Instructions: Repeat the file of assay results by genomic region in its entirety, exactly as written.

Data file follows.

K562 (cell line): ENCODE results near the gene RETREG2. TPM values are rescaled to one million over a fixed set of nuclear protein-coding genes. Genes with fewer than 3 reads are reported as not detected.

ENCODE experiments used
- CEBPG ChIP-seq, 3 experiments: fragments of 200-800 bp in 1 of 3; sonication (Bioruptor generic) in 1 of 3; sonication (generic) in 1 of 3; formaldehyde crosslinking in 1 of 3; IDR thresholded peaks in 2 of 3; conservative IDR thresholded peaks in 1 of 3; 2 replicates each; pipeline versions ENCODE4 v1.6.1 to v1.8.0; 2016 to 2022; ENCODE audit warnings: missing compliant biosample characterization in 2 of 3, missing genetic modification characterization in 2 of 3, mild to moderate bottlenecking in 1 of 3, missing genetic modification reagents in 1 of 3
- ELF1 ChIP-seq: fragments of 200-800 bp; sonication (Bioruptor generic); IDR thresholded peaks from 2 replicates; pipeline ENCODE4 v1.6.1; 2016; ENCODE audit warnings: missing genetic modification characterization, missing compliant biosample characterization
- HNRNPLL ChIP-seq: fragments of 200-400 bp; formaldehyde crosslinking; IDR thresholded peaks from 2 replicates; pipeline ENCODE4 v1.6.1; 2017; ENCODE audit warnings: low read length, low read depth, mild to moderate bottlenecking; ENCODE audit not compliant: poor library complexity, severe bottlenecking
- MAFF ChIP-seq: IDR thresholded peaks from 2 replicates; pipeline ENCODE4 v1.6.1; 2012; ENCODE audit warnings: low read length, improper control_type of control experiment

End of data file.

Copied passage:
K562 (cell line): ENCODE results near the gene RETREG2. TPM values are rescaled to one million over a fixed set of nuclear protein-coding genes. Genes with fewer than 3 reads are reported as not detected.

ENCODE experiments used
- CEBPG ChIP-seq, 3 experiments: fragments of 200-800 bp in 1 of 3; sonication (Bioruptor generic) in 1 of 3; sonication (generic) in 1 of 3; formaldehyde crosslinking in 1 of 3; IDR thresholded peaks in 2 of 3; conservative IDR thresholded peaks in 1 of 3; 2 replicates each; pipeline versions ENCODE4 v1.6.1 to v1.8.0; 2016 to 2022; ENCODE audit warnings: missing compliant biosample characterization in 2 of 3, missing genetic modification characterization in 2 of 3, mild to moderate bottlenecking in 1 of 3, missing genetic modification reagents in 1 of 3
- ELF1 ChIP-seq: fragments of 200-800 bp; sonication (Bioruptor generic); IDR thresholded peaks from 2 replicates; pipeline ENCODE4 v1.6.1; 2016; ENCODE audit warnings: missing genetic modification characterization, missing compliant biosample characterization
- HNRNPLL ChIP-seq: fragments of 200-400 bp; formaldehyde crosslinking; IDR thresholded peaks from 2 replicates; pipeline ENCODE4 v1.6.1; 2017; ENCODE audit warnings: low read length, low read depth, mild to moderate bottlenecking; ENCODE audit not compliant: poor library complexity, severe bottlenecking
- MAFF ChIP-seq: IDR thresholded peaks from 2 replicates; pipeline ENCODE4 v1.6.1; 2012; ENCODE audit warnings: low read length, improper control_type of control experiment